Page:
Ah, ClanLib. When I first began to program games, ClanLib was one of the first things I used to make simple games. Itís low-level enough to give the programmer complete control over almost everything on a computer, while at the same time being much simpler than other SDKs, such as DirectX. ClanLib is also distributed under GNU, so anyone can modify the source code and add features to it as they see fit, and as a result, it is very actively maintained. But the one feature that sets ClanLib apart is itís portability: Itís source can be compiled under Linux, Windows, and BeOS without any change in the code (except that BeOS support had lagged in the past, but itís catching up now).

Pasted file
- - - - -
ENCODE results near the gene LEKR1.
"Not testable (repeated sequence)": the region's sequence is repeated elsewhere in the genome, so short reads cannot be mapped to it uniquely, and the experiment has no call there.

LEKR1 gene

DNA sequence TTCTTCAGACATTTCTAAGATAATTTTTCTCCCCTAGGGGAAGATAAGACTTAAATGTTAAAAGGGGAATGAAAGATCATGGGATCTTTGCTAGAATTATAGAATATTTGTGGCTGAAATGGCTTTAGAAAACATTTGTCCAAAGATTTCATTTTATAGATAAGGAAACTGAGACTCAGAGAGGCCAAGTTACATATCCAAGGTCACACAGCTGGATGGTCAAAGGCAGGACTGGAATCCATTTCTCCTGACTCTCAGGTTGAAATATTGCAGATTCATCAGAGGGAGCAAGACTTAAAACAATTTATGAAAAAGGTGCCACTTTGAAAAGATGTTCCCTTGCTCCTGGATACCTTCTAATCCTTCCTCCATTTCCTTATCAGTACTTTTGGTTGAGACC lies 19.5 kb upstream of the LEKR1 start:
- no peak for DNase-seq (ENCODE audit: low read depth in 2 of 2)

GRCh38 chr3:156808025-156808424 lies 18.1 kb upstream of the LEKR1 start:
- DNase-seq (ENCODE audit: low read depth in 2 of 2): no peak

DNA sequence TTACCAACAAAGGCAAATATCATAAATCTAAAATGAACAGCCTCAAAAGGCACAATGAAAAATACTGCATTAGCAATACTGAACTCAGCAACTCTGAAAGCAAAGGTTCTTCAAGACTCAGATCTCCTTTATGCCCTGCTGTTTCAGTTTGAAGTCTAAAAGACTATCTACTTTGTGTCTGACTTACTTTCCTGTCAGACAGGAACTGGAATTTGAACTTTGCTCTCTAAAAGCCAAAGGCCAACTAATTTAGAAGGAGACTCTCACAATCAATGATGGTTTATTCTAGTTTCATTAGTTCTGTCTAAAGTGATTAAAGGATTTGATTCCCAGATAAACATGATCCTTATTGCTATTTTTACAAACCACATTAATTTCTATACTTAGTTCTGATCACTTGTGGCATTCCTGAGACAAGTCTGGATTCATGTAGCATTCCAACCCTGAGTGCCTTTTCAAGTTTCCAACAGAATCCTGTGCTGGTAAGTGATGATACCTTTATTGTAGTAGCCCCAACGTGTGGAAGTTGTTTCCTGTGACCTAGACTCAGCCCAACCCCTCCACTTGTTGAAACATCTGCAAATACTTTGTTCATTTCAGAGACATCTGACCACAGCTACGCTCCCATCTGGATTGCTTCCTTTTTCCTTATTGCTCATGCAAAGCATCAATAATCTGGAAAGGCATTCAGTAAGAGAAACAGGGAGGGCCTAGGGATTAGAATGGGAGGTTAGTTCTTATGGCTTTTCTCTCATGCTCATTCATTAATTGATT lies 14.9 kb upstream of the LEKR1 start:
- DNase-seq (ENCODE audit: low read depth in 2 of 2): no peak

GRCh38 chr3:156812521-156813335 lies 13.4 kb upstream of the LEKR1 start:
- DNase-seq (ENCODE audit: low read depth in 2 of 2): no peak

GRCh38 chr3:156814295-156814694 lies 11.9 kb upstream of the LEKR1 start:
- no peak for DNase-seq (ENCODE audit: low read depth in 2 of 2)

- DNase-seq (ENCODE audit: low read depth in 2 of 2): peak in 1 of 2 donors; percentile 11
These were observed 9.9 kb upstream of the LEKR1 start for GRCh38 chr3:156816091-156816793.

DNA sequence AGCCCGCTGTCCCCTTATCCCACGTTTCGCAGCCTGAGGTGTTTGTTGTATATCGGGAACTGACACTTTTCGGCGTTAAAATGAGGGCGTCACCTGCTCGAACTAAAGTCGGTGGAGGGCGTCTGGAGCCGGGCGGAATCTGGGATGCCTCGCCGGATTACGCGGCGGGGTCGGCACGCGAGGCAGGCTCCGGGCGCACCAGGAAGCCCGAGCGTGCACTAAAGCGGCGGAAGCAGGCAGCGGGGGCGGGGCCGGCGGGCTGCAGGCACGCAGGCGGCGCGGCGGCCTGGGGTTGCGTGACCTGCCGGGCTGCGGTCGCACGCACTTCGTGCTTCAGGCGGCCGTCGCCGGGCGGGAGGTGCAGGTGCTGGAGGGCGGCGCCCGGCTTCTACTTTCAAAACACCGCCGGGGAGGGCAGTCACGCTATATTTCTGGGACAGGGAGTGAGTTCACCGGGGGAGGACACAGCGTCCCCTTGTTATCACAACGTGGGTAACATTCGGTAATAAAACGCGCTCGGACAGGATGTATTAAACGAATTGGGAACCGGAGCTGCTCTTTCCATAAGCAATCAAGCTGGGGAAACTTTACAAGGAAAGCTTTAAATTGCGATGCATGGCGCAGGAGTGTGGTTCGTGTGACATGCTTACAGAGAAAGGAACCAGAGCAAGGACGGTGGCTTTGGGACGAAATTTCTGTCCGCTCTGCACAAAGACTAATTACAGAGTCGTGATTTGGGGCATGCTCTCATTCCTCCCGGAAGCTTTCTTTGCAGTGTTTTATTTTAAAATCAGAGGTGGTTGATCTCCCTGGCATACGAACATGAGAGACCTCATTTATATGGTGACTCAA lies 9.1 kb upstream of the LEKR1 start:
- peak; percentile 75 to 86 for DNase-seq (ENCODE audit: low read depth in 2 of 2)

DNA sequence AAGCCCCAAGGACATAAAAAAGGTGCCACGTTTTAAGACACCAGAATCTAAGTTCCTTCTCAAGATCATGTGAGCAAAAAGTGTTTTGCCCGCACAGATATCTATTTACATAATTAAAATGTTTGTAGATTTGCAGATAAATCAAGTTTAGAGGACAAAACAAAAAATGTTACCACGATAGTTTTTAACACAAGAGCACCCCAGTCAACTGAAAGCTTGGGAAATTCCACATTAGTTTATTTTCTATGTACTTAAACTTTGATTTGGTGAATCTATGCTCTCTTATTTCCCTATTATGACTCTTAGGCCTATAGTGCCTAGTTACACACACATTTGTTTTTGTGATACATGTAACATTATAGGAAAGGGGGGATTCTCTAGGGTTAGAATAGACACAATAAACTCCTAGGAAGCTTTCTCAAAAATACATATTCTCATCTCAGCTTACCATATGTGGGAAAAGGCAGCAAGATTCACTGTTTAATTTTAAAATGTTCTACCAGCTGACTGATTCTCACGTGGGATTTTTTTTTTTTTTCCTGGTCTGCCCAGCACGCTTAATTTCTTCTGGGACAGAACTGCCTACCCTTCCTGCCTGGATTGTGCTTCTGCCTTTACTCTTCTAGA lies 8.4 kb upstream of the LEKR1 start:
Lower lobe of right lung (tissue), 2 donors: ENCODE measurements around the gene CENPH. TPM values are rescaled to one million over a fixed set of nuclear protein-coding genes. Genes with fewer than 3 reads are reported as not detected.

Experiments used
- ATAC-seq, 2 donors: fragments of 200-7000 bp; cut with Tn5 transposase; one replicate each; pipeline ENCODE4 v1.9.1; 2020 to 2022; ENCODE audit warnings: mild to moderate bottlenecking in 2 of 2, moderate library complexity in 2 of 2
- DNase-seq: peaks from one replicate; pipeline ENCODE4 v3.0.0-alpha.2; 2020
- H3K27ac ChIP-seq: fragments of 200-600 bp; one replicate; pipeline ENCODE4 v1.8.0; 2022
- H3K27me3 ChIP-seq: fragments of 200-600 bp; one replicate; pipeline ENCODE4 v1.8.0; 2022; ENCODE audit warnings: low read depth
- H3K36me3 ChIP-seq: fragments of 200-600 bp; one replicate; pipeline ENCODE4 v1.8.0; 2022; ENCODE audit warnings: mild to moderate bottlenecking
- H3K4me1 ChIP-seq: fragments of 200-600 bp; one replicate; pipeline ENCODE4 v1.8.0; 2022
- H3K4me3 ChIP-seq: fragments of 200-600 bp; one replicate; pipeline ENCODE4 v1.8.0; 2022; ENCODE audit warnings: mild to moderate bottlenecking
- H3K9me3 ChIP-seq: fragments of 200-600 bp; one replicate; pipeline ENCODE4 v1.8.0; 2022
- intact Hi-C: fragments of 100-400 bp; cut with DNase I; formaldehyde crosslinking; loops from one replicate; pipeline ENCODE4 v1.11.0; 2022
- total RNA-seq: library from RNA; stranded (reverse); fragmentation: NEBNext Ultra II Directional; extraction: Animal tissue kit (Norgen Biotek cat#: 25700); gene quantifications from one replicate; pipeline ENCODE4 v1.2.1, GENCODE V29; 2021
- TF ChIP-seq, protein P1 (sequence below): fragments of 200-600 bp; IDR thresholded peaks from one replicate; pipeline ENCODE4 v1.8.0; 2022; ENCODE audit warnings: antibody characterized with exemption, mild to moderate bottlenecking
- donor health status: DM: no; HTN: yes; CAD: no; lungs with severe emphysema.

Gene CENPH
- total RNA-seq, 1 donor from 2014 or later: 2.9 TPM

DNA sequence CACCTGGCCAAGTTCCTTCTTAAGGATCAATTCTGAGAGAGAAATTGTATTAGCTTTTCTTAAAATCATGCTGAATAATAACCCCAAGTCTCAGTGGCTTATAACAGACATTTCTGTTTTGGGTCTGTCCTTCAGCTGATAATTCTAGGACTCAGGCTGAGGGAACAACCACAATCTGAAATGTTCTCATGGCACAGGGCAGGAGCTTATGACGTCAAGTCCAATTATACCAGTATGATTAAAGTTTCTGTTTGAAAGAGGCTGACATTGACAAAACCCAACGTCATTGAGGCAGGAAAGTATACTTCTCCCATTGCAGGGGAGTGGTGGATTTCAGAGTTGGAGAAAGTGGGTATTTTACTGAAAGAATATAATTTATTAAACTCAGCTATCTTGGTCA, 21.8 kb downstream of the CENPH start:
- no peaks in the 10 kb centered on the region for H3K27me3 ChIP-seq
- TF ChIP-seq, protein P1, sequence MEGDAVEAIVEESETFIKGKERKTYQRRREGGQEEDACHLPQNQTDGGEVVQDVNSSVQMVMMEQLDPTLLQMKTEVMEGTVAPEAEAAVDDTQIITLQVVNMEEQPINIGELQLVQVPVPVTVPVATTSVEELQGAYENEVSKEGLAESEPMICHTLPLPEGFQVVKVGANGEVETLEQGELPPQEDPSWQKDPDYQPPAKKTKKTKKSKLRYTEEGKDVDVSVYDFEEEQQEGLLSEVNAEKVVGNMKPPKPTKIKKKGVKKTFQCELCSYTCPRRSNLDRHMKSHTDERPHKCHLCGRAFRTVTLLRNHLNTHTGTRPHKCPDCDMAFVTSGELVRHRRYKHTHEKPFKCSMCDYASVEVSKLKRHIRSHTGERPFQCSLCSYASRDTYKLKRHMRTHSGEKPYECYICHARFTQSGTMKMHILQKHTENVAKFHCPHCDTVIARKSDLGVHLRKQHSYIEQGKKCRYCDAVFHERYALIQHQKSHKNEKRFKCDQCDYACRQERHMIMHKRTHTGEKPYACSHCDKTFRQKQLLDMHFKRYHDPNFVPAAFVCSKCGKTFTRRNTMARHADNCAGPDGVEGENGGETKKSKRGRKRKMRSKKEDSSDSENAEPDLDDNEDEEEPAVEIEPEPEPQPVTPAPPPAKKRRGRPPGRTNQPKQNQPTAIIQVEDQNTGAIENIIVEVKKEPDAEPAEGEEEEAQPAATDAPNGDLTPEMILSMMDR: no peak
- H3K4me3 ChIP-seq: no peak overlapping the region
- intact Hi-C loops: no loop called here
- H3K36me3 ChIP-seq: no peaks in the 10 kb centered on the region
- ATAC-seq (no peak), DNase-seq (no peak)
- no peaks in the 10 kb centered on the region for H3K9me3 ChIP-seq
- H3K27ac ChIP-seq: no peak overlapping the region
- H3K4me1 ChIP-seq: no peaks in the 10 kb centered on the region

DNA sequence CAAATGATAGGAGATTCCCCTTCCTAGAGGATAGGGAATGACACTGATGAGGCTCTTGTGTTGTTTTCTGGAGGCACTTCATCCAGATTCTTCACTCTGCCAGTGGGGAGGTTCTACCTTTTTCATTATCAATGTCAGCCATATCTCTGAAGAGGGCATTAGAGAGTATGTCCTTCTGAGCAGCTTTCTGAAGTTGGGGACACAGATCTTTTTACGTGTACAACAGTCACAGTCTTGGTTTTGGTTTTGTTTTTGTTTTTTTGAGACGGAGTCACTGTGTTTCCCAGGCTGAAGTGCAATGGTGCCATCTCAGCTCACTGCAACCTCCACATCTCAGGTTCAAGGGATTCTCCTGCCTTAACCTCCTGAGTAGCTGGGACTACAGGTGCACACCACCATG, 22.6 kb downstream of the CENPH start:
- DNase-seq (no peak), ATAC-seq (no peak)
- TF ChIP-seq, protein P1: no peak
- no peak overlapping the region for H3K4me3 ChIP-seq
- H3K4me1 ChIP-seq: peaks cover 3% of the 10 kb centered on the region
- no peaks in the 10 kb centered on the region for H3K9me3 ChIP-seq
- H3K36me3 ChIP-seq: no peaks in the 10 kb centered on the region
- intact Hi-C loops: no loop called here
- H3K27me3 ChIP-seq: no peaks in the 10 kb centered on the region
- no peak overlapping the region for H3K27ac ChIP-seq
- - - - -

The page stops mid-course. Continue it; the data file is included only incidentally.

In this series of articles I will demonstrate how ClanLib is used and what can be done with it. In the end, I will even write a complete game using nothing but ClanLib. Before we get started, you need to head over to http://clanlib.org and get ClanLib 0.4.x or higher (all the examples in this use the 0.4.x tree, so compatibility is not guaranteed with the 0.5.x tree), in addition to the other libs that ClanLib requires. I have 0.4.4 as I am writing this, though all of the examples I give should work with anything from 0.4.x (assuming the version you have doesnít have any bugs in it). I will not go into detail on what you need and how to install as the site tells you everything that you will need for this. You will also need a basic understanding of C++.
Okay, now that you have ClanLib installed (you do have it now, right?), we can proceedÖ